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European Investigators Follow Voyage of Stolen U.S. Passport

Clues indicate that a support network in Spain and Germany figured in Sept. 11 plot. Top suspects are a clique of Syrian immigrants.

January 14, 2003|Sebastian Rotella | Times Staff Writer

BARCELONA, Spain — On July 7, 1998, thieves snatched a passport from a car driven by a U.S. tourist here, a small rip-off that became a footnote in a major act of terrorism.

The passport belonged to an Iranian American medical student from St. Louis. It made its way into the hands of Ramzi Binalshibh, an alleged coordinator of the Al Qaeda cell in Hamburg, Germany, that carried out the Sept. 11 attacks.

Binalshibh allegedly used the name on the passport in the summer of 2001 when he wired money to Oklahoma to pay flight school tuition for Zacarias Moussaoui, the accused "20th hijacker." Moussaoui and Binalshibh are now in U.S. custody.

The stolen passport is another clue indicating that a support network in Spain and Germany figured in the Sept. 11 plot. The precise role of the network, like the path of the passport from Barcelona to Hamburg, remains one of the mysteries of the attacks.

Spanish authorities say the investigation could help identify accomplices of the Sept. 11 hijackers in Europe and the United States, where little progress has been made finding henchmen. It could also dismantle a support structure that might still be dangerous, investigators say.

The top suspects are Syrian immigrants in Spain and Germany related by friendship, family and business. They are older, better educated and more Western than many Al Qaeda suspects in Europe. Investigators believe that the Syrians served as deep-cover mentors, recruiters, financiers and logistics providers for the hijackers -- elite backup for an elite attack team.

"The Syrians are classic 'sleepers,' " said a Spanish law enforcement official. "Cold War-style, they were well established and went about their business. But when Al Qaeda needs them, they are here, ready to help."

More than a year of detective work has produced significant leads connecting suspects to one another, Al Qaeda and the plot, according to investigators and court cases in Spain and Germany:

* The suspected boss of an Al Qaeda cell in Madrid was an associate of the Syrian German operative who allegedly recruited hijacker Mohamed Atta.

* A Syrian-born businessman in Hamburg is under scrutiny because of alleged contacts with Sept. 11 suspects.

* Suspected members of the support network converged in Spain around the time Atta and Binalshibh met there in July 2001 in what is believed to have been a key step in the Sept. 11 planning.

Investigators are still building the case, however. Prominent suspects have not been arrested. And defense lawyers say authorities have mistaken a tangle of friendships, family obligations, business deals and religious donations for a conspiracy.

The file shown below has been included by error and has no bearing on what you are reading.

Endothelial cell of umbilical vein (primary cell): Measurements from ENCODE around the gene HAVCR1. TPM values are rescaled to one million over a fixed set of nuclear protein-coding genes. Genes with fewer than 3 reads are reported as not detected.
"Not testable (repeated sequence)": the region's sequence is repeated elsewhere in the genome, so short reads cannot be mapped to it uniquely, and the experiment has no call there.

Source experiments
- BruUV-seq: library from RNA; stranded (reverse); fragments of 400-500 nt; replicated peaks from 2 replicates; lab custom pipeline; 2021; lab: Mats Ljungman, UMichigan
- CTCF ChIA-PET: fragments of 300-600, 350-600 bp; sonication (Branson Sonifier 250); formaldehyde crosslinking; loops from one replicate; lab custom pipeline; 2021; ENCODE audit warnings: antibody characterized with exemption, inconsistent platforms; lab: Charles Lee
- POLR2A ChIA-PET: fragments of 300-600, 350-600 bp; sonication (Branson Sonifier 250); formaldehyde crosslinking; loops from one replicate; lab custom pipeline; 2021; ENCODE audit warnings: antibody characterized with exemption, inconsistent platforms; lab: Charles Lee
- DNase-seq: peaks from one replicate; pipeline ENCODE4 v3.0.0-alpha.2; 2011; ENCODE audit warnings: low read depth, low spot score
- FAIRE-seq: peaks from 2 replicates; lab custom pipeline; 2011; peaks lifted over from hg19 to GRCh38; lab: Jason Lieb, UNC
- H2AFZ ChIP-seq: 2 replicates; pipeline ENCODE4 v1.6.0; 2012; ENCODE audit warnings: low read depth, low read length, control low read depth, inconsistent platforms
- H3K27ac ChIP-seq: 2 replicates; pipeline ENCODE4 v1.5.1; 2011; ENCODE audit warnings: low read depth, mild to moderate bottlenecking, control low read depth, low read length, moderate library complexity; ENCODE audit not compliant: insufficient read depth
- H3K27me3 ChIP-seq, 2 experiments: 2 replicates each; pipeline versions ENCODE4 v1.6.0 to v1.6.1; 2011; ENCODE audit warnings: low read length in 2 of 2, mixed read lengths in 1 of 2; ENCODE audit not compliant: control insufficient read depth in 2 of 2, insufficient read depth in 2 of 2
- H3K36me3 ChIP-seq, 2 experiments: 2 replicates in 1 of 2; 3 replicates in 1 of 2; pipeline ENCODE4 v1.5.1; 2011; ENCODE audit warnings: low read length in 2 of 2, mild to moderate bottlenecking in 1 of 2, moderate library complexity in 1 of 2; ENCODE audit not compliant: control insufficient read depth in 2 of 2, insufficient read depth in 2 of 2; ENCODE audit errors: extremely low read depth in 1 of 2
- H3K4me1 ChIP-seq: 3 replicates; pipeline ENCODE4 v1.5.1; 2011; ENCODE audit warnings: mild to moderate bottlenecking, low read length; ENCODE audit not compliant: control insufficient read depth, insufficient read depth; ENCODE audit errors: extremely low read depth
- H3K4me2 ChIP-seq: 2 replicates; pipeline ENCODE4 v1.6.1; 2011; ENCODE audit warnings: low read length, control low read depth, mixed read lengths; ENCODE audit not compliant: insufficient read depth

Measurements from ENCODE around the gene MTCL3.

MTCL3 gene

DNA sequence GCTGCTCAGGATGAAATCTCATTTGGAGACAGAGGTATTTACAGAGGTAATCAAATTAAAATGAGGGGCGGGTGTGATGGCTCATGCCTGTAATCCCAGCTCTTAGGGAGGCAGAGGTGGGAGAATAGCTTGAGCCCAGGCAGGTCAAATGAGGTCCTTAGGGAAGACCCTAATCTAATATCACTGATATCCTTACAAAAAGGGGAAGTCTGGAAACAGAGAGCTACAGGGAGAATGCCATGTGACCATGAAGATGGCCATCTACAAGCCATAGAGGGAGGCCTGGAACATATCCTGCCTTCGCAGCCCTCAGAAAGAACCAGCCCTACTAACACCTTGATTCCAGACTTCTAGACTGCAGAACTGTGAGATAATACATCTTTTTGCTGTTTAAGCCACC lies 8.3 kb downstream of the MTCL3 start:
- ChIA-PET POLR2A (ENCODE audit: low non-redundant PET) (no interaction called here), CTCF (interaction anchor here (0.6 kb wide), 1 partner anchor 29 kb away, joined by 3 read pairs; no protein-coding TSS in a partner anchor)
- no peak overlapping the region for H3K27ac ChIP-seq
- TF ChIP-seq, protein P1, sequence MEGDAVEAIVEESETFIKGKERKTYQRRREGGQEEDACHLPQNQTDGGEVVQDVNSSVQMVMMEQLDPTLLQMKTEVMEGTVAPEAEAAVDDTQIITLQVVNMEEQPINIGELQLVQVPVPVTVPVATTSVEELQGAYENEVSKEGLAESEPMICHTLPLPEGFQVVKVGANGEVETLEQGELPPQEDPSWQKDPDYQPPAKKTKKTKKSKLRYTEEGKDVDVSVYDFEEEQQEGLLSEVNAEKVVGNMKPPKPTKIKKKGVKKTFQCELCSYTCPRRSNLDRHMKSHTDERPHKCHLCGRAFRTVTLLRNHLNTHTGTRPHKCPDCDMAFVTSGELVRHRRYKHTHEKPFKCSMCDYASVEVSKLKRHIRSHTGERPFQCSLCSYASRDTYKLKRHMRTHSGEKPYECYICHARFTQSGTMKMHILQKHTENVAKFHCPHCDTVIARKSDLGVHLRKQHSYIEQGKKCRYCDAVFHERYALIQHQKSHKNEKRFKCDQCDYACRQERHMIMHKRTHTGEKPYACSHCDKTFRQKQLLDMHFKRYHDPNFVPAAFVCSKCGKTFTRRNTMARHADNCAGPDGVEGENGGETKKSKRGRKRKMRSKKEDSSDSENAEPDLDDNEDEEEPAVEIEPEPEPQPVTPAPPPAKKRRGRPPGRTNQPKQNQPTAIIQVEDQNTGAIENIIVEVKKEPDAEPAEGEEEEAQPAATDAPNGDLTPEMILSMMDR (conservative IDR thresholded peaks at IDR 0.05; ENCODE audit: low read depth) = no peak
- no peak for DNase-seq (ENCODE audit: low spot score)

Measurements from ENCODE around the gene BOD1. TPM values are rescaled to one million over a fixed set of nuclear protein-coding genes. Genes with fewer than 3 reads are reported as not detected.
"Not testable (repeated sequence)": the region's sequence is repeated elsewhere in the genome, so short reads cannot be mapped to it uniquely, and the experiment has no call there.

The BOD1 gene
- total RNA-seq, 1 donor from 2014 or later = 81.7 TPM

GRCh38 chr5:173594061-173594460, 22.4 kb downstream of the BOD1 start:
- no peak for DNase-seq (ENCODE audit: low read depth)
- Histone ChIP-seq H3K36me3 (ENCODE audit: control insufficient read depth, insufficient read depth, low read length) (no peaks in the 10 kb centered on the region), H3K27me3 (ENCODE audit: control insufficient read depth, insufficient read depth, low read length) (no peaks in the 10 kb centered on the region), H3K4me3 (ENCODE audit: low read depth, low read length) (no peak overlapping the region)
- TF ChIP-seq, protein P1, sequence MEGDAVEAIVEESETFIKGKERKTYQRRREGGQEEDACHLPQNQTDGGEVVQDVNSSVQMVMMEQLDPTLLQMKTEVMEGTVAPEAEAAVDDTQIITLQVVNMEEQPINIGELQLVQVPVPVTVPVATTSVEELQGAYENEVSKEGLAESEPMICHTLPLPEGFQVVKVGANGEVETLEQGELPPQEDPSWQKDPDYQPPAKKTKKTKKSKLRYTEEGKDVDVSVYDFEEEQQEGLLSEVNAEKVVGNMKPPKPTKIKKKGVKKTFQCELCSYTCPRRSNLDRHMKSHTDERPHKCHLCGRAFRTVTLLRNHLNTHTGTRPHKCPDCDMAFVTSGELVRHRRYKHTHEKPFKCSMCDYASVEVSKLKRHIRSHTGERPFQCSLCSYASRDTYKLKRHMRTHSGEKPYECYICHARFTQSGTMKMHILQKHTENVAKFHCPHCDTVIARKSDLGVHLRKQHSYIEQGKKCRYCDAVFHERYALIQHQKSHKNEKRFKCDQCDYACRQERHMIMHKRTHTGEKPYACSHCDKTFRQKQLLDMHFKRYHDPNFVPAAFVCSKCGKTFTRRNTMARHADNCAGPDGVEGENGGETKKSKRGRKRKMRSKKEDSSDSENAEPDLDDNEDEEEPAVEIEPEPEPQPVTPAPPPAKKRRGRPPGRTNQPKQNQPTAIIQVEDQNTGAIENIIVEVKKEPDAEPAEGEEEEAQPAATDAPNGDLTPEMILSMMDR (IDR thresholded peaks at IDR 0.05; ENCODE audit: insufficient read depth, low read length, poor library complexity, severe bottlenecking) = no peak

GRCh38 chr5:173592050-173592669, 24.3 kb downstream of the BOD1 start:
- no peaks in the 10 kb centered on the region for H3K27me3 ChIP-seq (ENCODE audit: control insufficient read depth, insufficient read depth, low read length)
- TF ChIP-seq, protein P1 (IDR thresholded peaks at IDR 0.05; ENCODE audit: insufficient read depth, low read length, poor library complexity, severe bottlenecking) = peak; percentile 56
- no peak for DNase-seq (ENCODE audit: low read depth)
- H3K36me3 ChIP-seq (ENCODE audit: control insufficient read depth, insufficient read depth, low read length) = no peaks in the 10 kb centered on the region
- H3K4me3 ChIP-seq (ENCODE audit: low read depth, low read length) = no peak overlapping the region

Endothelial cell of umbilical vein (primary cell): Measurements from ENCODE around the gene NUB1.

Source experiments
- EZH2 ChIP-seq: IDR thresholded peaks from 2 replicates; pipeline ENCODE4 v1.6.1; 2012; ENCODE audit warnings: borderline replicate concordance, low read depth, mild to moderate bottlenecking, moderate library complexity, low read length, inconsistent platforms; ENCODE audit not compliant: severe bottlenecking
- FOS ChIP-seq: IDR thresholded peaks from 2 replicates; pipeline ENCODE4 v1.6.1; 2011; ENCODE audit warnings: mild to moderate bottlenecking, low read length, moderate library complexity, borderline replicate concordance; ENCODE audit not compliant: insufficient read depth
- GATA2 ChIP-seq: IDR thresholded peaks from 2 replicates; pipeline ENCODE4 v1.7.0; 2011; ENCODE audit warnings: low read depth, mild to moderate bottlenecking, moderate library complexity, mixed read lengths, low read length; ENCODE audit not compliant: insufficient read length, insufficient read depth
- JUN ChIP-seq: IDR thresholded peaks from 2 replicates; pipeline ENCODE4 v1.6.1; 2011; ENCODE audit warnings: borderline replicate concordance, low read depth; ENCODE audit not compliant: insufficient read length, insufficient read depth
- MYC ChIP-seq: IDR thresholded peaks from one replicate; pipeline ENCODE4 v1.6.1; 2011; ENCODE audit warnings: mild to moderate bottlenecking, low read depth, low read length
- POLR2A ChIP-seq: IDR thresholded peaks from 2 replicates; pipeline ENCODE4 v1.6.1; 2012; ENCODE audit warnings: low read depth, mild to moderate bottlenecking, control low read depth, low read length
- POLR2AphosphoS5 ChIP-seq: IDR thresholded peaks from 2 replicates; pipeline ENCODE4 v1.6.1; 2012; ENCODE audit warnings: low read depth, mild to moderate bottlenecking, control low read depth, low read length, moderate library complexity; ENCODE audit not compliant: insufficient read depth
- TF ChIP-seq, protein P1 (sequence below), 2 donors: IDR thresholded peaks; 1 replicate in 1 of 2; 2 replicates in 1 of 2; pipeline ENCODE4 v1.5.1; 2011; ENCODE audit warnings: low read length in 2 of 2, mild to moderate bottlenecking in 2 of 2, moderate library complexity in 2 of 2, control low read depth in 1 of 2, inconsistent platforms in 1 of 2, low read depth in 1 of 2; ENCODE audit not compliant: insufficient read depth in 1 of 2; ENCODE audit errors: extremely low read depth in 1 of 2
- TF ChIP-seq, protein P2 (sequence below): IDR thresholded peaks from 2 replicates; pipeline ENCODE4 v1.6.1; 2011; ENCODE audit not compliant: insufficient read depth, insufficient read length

The lawyers cite the financial activity of Mohammed Galeb Kalaje Zouaydi, who is accused of using a Madrid real estate firm and a Saudi trading company to send money to the Hamburg suspects, a would-be assassin in Yemen and an Al Qaeda courier who is Galeb's brother-in-law. Galeb's family says he has legitimate explanations for the hundreds of thousands of dollars under suspicion. They say he has stumbled into a nightmare.

"I've been married to my husband for 18 years, and I know how he thinks, how he is," said Galeb's wife, Hazar Dabbas. "I know he is innocent. I am going to defend him until he overcomes this. He works very hard for his children. This case changed everything for us for no reason."

Police say they were able to map Al Qaeda's structure in Spain and elsewhere during six years of surveillance of the Madrid cell, which had ties to Valencia, Granada, Barcelona and other Spanish cities. The suspected foot soldiers include young North African thieves and drug dealers who allegedly stole identity documents and credit cards for use by Islamic militants en route to Afghan training camps and Bosnian battlefields.

But the main suspected players in Spain and Germany are middle-aged merchants with families, comfortable lifestyles, busy travel schedules -- the stuff of immigrant success stories. Half a dozen are from the Syrian city of Aleppo, a hub of Arab history where Atta researched an academic thesis. Several of the suspects even resemble one another: imposing, bulky, bespectacled men with full beards.

Spanish investigators are counting on police in half a dozen countries to help prove that the suspects were accomplices of the hijackers. Some leads may fizzle otherwise: In July, police arrested Galeb's former business partner after finding videotapes of the World Trade Center and other potential U.S. targets he filmed in 1997. He was released on bail, but authorities asked the FBI to help investigate men seen on the videotapes and other possible U.S. associates of the Spanish suspects.

"We are waiting for information from Britain, from the Americans, from evidence found in Afghanistan," a Spanish law enforcement official said. "You reach an impasse where you depend on international cooperation."

Already, investigators have found previously undisclosed connections between the Madrid and Hamburg suspects.

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